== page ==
One of the more complex of the polyform genre is the series of shapes made by joining isosceles right triangles along their matching edges in every possible combination. The family name of this set is polytans, borrowing the word tan from the classic Tangram set. Sometimes mathematicians also refer to polytans as polyaboloes.
From chapter 11, "Polyhexes and Polyaboloes," of Martin Gardner's Mathematical Magic Show:
This family of pieces was first discussed in print by Thomas H. O'Beirne in New Scientist, December 21, 1961, in a column on recreational mathematics that he then contributed regularly to the magazine. The pieces had been suggested to him by S. J. Collins of Bristol, England, who gave the name "tetraboloes" to the order-4 set because the diabolo, a juggling toy, has two isosceles right triangles in its cross section. This implies the generic name "polyaboloes."
While the word "diabolo" has some dictionary associations with "devil," in this case the word is rooted in the Greek for "across" (dia-, as in diameter or diagonal) and "throwing" (ballo). Thus it has more kinship with the gauchos' balo or bolo than with anything diabolical. Calling the puzzle set polytans eliminates the confusion.
Since each unit triangle is half a square (a square cut in half diagonally), the pieces always want to reunite the two halves to form squares again. It takes a little practice to recognize the tile edge that is the hypotenuse, which must be oriented diagonally for the tile to fit properly within its grid.
We offer the series from 1 through 6 in three separate, progressively larger square trays. The smallest contains sizes 1, 2 and 4. The middle size holds sizes 3 and 5. The largest has all the tiles of size 6. Each size is given its own color for easy sorting. We use beautifully tinted transparent acrylic, precision lasercut. The sizes are, of course, all compatible for mixing and matching in larger figures. A large workbook includes challenges for the whole series.
The various sizes have their own names as well, with the prefix indicating how many triangles the piece contains: unit, ditan, tritan, tetratan, pentatan and hexatan.
That the sizes 1 through 5 would divide so neatly into two squares was discovered by Michael Keller of Baltimore.
TAN TRICKS ITM
Polytans of sizes 1, 2, and 4 fill a square 5½" tray. Each size has its own color. There is an extra piece of the unit size triangle, 3 ditans and 14 tetratans. The tray is a deceptive shape. It is not truly a square but a diamond. The grid is diagonal within the frame. Tan Tricks I and Tan Tricks II, below, are one integral set and are sold as a combo, although packaged and playable individually. A 5-piece subset of the tetratans presents a special activity of finding symmetrical combinations. Tan Tricks I is recommended for ages 10 to adult. Value alone, $29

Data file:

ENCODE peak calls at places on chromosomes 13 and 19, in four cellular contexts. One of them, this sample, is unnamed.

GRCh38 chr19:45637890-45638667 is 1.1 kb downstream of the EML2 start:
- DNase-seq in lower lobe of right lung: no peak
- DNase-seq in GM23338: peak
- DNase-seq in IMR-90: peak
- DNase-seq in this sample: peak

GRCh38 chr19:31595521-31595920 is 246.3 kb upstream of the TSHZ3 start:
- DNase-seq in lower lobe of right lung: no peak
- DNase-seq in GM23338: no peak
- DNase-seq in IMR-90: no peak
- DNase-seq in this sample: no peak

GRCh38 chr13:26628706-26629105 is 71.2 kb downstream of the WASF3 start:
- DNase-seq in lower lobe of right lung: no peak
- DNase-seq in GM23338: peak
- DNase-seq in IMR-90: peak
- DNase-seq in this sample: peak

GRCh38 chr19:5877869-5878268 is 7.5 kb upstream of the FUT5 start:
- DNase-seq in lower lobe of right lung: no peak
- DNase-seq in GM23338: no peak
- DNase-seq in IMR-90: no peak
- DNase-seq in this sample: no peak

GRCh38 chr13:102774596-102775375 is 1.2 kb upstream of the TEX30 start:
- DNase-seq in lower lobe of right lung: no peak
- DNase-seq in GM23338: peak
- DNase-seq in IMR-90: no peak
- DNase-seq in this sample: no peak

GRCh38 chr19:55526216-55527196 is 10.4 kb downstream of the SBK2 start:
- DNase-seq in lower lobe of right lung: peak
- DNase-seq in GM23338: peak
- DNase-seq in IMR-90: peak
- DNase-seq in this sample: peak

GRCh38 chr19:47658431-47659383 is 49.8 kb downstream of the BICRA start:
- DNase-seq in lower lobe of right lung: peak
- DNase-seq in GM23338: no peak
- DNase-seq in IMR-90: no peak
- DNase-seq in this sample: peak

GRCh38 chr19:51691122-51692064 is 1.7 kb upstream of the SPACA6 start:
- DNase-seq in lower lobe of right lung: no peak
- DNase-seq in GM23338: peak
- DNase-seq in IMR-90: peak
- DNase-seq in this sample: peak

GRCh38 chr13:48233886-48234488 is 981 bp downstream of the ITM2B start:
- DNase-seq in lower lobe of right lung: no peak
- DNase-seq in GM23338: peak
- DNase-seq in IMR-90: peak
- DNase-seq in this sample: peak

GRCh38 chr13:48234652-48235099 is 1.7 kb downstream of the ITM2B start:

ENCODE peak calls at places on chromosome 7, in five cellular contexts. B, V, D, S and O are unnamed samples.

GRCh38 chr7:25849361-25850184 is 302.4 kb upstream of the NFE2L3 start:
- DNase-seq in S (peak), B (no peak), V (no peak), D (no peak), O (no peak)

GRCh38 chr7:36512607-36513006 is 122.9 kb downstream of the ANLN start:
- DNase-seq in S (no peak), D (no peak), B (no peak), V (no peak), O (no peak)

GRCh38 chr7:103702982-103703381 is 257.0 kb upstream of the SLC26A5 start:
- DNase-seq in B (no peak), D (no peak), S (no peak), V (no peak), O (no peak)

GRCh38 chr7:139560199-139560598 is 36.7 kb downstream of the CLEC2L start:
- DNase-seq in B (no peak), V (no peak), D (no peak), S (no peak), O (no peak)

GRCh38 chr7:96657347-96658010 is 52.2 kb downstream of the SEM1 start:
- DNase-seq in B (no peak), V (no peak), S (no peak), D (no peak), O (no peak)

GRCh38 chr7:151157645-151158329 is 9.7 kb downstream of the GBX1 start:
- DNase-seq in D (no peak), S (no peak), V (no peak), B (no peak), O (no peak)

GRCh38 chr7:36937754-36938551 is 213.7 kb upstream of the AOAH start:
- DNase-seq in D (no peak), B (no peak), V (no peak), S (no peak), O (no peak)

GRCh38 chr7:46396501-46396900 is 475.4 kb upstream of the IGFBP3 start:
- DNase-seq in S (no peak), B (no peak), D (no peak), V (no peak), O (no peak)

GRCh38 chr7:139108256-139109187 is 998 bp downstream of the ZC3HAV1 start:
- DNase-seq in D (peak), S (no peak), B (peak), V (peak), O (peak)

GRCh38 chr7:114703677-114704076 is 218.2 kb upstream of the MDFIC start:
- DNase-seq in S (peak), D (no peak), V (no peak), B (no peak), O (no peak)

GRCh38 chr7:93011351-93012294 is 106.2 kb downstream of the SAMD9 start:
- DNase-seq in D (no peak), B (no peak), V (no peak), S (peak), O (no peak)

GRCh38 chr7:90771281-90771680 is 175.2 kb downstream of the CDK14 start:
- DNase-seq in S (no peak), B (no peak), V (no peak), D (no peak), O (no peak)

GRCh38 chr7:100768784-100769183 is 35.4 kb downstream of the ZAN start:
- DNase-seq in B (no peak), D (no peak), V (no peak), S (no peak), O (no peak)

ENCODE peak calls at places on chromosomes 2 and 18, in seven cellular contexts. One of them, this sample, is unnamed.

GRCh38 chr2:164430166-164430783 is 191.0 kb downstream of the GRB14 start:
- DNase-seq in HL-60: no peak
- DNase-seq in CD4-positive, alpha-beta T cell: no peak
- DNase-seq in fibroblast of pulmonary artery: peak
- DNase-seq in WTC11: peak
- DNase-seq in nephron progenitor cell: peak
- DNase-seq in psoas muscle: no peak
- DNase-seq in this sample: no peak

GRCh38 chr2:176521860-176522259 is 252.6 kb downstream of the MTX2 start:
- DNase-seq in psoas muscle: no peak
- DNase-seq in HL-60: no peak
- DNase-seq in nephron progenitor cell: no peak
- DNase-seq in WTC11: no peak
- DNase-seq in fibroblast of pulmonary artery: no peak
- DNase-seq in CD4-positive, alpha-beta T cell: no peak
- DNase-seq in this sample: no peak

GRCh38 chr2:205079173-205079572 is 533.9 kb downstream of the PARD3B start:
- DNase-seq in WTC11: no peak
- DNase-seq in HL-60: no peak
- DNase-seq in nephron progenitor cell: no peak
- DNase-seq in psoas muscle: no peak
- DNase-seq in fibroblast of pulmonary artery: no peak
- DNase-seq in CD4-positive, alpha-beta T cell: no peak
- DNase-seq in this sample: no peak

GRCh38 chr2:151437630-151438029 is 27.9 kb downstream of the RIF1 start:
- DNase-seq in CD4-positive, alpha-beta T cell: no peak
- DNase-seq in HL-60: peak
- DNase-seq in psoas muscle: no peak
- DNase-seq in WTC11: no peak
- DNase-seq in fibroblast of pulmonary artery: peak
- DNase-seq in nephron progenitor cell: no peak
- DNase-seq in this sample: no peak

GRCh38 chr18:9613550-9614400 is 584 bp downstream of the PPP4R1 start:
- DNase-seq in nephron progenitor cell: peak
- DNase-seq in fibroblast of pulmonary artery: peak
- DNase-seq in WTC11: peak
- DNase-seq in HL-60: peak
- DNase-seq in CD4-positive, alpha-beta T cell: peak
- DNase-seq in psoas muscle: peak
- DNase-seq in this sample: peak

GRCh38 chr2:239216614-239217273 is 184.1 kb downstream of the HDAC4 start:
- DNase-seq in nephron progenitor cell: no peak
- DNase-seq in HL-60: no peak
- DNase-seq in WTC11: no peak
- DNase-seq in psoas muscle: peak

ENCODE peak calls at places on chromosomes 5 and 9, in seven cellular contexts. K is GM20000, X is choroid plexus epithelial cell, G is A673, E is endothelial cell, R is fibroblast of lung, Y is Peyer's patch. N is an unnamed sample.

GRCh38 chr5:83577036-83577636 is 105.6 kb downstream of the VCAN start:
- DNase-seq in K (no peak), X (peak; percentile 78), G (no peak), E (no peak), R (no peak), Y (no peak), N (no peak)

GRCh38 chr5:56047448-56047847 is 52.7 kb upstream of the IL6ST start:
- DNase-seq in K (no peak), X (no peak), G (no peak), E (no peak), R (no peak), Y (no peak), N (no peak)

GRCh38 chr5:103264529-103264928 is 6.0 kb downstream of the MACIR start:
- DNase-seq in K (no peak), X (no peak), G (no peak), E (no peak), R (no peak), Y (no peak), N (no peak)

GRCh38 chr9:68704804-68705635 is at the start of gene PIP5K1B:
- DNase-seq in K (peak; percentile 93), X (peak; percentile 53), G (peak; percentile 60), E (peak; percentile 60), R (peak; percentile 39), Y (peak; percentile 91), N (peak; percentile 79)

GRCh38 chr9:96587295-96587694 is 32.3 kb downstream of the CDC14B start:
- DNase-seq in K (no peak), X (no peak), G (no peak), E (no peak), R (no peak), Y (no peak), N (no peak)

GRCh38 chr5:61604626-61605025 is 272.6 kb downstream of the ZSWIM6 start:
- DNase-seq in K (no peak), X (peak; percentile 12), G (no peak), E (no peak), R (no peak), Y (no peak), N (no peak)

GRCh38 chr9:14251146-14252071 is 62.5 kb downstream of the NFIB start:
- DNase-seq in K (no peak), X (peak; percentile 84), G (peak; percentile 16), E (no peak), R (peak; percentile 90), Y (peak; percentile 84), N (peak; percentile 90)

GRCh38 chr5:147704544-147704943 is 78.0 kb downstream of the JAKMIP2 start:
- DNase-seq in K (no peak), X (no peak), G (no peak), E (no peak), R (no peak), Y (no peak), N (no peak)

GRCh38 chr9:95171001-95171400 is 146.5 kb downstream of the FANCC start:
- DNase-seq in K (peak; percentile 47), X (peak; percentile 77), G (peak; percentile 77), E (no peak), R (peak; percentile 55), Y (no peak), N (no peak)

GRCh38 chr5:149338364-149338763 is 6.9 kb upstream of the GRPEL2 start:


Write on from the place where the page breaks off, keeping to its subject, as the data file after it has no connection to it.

TAN TRICKS IITM
The 4 tritans and 30 pentatans fill an 8½" square tray. In this case the grid lies squarely within the tray, and the hypotenuse in any piece will plot diagonally. It is no mean feat to solve it so that the tritans form a connected group. This set is sold as a combo with Tan Tricks I, although packaged and playable separately. For persistent puzzlers, ages 12 to adult. Value alone, $65
The combo, both sets together, color-coordinated so all 5 sizes have their own color, $94
|TAN TRICKS III|
TAN TRICKS IIITM
The grand array of 107 hexatans has an extra plug made of 6 singles that can duplicate the shape of any hexatan. We show them making the symmetrical "house" at the very center (solution by Anneke Treep of the Netherlands). They could form other shapes as well or be split up and placed anywhere within the tray. The "house" is the most compact symmetrical plug that allows the whole tray to be filled. With it at the center took almost 40 hours to solve by hand. An even more symmetrical hexatan, the stretched hexagon, has been proven to make it impossible to fill the whole tray when it is the duplicate. See also a remarkable triangular shape solved by Nick Maeder. The 16x16" tray comes with a clear lid. For hardiest solvers only. $195
|Essential Polyforms||More about polyforms|